Daniel Arsham and his Still Life from the 31st cen...

Daniel Arsham and his Still Life from the 31st century

The Perrotin Gallery in Tokyo, until 15 October 2022, hosts in its prestigious headquarters in Roppongi, on the first floor (for us Italians on the ground floor) of the iconic Piramide Building complex, for the second time in a few years, a solo show by the American artist Daniel Arsham.

Born in Cleveland in 1980, and grown in Miami, he then moved to New York, where he currently lives, to study art at the prestigious and exclusive Cooper Union for the Advancement of Science, an Art private school in Manhattan.

His work is concentrated in an imaginary space, between future history and fantastic archeology, interpreted through drawing, painting, sculpture, cinema, installation, performance and architecture. An interdisciplinary vortex emerges which, in an ironic and joking way, historicizes and “crystallizes” in a past-future those cultural icons (many references to the genius of Andy Warhol and cinema) and materials (luxury cars, for example) from our contemporary age.

Eroded casts of everyday objects made with geological materials (sand, selenite, volcanic ash) appear to the visitor as just found and unearthed after millennia of oblivion, remnants brought back to light from a new Pompeii of the future. So televisions, cameras, boomboxes, men, whole or in fragments, in contemporary clothes, stuffed animals, basketballs, cars.

All is rendered in senescence and/or fossilized to highlight the incongruous, and even in some ways dramatic and rash, acceleration of the rapid obsolescence of the technological tools of our digital age.

Use and abuse of consumption which, consuming the world, inevitably and consequently also consume us. An accelerated pace of our life time that should perhaps more often be questioned rather than supinely accepted.

In this solo show at Perrotin Tokyo, Daniel Harsham presents his 31st Century Still Life, divided into three different bodies of work.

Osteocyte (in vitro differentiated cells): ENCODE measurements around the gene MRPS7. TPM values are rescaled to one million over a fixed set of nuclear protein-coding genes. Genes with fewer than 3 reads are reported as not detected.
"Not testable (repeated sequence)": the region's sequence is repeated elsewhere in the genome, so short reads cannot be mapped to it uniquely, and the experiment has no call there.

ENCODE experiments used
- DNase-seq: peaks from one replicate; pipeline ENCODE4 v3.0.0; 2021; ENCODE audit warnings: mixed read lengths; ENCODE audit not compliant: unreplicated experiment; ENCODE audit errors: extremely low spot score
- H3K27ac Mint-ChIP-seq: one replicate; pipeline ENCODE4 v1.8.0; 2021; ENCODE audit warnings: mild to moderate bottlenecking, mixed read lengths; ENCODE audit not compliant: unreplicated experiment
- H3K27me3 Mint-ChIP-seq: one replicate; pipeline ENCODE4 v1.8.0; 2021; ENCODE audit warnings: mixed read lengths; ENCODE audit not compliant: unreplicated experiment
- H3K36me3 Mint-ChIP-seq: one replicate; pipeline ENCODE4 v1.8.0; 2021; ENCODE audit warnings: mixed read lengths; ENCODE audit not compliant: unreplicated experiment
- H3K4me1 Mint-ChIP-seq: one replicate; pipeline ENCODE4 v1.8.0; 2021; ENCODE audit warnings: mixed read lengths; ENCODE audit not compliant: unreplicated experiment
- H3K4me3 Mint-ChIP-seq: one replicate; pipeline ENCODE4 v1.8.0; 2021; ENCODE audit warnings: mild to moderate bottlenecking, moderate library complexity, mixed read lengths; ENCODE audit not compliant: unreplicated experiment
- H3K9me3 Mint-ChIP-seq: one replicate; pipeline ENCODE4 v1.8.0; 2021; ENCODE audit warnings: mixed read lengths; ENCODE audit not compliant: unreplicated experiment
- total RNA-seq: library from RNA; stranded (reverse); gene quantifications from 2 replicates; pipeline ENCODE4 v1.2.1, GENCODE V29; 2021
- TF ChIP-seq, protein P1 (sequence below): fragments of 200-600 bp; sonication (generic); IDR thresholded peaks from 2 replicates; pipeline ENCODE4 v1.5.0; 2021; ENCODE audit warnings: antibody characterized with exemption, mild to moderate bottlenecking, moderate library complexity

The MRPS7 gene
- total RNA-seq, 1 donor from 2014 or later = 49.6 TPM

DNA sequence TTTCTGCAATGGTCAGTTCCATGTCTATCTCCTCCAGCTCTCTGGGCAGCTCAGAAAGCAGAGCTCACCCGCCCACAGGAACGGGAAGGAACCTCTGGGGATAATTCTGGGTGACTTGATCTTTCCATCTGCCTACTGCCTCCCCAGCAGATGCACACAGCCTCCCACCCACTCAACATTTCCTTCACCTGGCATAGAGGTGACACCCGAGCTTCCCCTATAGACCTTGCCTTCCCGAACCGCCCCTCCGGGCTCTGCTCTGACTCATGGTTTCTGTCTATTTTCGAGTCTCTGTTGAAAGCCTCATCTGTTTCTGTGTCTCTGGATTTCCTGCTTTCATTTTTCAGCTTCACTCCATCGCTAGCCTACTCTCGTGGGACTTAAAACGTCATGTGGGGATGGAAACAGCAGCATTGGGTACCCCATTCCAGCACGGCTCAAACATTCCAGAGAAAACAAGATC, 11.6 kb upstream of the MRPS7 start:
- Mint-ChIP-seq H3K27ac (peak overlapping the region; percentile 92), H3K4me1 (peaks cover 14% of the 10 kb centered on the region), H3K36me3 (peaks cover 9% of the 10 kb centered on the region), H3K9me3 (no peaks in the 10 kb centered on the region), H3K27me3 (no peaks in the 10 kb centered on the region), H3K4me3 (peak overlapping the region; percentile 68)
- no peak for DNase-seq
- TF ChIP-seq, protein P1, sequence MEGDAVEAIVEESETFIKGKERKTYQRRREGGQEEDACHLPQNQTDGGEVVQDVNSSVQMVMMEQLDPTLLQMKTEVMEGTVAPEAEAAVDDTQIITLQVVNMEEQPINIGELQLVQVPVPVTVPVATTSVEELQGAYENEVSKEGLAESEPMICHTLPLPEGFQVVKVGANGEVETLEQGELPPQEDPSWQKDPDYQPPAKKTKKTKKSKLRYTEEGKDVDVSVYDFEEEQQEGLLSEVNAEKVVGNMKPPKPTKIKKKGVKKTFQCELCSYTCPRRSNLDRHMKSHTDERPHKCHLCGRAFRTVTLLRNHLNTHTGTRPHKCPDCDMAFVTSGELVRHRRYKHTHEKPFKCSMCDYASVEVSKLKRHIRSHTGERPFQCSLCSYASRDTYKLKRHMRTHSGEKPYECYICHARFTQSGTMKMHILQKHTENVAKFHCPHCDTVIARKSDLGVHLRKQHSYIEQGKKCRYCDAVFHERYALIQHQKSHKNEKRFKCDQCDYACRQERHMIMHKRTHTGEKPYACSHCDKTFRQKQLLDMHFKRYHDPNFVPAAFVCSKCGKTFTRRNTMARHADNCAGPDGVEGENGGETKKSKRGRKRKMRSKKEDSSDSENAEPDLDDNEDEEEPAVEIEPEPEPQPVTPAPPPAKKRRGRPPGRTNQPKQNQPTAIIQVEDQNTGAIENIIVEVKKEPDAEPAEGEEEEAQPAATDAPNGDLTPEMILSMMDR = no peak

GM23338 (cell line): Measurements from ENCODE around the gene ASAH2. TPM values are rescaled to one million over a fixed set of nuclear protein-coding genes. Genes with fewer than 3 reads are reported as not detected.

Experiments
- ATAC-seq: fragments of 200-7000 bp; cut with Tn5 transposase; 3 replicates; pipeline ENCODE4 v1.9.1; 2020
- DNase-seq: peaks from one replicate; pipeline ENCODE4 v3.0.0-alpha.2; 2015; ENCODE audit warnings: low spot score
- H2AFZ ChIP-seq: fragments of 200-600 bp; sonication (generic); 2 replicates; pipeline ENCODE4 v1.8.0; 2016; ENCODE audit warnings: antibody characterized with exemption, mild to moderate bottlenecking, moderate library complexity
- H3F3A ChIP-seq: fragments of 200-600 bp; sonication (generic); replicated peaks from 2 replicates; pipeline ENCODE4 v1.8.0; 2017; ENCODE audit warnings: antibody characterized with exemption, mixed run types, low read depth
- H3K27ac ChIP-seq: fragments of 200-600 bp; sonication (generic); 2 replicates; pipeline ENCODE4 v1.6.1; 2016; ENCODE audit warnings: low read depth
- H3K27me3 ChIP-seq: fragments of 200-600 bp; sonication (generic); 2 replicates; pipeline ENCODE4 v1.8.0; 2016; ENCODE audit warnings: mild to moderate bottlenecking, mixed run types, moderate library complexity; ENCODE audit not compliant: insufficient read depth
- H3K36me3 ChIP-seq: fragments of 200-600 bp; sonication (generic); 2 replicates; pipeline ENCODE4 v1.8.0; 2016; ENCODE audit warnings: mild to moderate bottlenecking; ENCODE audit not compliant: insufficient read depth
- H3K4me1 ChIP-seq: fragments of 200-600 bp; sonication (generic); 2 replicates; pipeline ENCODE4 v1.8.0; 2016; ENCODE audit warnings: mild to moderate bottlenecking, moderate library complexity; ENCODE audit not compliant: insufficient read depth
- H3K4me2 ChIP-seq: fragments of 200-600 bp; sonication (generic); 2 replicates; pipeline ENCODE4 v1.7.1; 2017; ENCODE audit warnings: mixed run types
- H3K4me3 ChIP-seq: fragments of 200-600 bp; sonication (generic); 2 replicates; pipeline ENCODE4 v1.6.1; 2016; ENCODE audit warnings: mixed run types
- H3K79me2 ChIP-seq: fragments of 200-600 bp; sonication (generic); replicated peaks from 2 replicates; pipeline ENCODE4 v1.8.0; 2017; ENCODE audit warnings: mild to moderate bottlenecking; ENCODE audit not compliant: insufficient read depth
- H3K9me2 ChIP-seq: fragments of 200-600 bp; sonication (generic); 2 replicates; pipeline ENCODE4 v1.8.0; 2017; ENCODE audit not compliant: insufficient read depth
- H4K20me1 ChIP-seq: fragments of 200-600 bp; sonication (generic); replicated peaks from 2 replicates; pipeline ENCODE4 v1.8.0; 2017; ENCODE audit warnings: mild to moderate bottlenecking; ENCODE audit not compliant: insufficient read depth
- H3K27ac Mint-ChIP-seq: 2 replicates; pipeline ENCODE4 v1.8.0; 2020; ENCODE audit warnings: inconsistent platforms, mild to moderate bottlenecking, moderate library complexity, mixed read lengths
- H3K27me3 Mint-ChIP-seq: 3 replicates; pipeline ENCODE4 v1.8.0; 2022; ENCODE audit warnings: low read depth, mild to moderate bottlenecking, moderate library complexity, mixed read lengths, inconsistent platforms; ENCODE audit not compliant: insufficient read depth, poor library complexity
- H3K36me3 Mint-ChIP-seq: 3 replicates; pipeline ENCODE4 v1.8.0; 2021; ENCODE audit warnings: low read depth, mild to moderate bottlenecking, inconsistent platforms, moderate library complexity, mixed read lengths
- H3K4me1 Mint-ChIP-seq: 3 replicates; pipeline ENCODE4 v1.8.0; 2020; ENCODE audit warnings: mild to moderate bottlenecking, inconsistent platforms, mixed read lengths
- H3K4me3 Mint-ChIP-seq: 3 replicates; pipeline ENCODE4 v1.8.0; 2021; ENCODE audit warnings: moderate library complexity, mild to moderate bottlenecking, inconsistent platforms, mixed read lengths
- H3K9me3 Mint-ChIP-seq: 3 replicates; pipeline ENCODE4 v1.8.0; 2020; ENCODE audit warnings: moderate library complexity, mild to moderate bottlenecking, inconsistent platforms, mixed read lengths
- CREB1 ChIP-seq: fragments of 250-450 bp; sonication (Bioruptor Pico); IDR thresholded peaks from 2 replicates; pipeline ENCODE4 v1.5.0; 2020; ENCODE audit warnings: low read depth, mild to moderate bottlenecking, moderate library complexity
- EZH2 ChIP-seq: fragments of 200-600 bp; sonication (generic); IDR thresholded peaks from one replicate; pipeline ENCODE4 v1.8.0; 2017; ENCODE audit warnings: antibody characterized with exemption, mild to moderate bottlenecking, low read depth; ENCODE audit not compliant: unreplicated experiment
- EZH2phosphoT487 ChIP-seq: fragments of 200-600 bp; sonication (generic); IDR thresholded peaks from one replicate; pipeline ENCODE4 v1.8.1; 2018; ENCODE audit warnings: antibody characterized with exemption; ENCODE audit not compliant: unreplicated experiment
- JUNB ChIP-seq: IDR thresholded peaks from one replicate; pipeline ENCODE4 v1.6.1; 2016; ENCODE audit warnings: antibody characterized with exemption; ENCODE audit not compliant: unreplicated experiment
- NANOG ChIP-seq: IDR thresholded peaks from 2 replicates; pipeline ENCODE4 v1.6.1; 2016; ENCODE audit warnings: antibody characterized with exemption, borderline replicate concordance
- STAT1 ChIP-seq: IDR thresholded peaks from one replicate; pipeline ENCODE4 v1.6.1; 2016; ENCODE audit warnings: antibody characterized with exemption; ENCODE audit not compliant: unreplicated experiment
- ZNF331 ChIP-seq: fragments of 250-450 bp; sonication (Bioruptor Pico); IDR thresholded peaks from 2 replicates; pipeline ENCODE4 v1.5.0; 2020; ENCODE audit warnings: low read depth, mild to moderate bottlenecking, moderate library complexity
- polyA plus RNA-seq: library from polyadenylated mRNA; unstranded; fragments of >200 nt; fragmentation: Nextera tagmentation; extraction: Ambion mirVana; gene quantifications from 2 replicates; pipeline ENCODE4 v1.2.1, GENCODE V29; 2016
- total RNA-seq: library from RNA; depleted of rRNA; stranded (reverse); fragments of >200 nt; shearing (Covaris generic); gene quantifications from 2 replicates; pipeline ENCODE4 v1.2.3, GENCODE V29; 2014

In the main gallery five new paintings on canvas are installed, made with an acrylic color that has undergone a particular technique that makes the sign thick and full-bodied.

Metaphysical thought is present and evident and the painter’s hand is able to masterfully render what is still alive as dead.

Then two new sculptures of amalgamated metals, hybrid forms made of shiny steel and opaque bronze, timelessly suspended, in a surreal and dreamed state, between decadence and regeneration, placed right in front of the shop windows.

The first represents the Greek god Hermes, a reinterpretation of a 4th century sculpture preserved in the Archaeological Museum of Olympia.

The second reinterprets and remodels a detail of Michelangelo’s large sculpture preserved in the Church of San Lorenzo in Florence, depicting Giuliano de ‘Medici, second son of Piero il Gottoso and Lucrezia Tornabuoni.

Finally, in the adjacent room, three white (gray) film posters made of hydrostone, quartz and selenite are presented: E.T., Back to the future and 2001 A Space Odyssey.

In the artist’s poetics, they, which once advertised the show or adorned the bedrooms of the most avid fans, become artifacts from the past, in a process that from a syntropic desired becomes an entropic creation.

What is presented as perfect or almost perfect inevitably leads to imperfection.

The artist simply accelerates the vision and gives us a snapshot from the future where the various pasts tend to flatten into an indistinct and timeless unicum of accumulation.

In short, to paraphrase the philosopher Soren Kierkegaard, “life can only be understood by going back; but it must be lived going forward”.

A look from the 31st century can only help us, then.


Daniel Arsham, 31st Century Still Lifes
26/08 – 15/10/2022
Piramide Building, 1F, 6-6-9 Roppongi, Minato-Ku, Tokyo

Daniel Arsham, Life of Eroded Bust of Apollo and Zeus, Sneaker, and Camera, 2022, acrylic on canvas, cm 152,4 x 127. Ph. Lamberto Rubino for Juliet

Daniel Arsham, Amalgamized Head of Hermes of Olympia, 2022, stainless steel, patinated bronze. Bust, cm 50,8 x 50,8 x 33, edition 1/3 + 2 AP. Ph. Lamberto Rubino for Juliet

Daniel Arsham, Rose Quartz Eroded Back to the Future Poster, 2022, rose quartz, quartz, hydrostone, cm 61,6 x 41,9 x 3,2. Ph. Lamberto Rubino for Juliet


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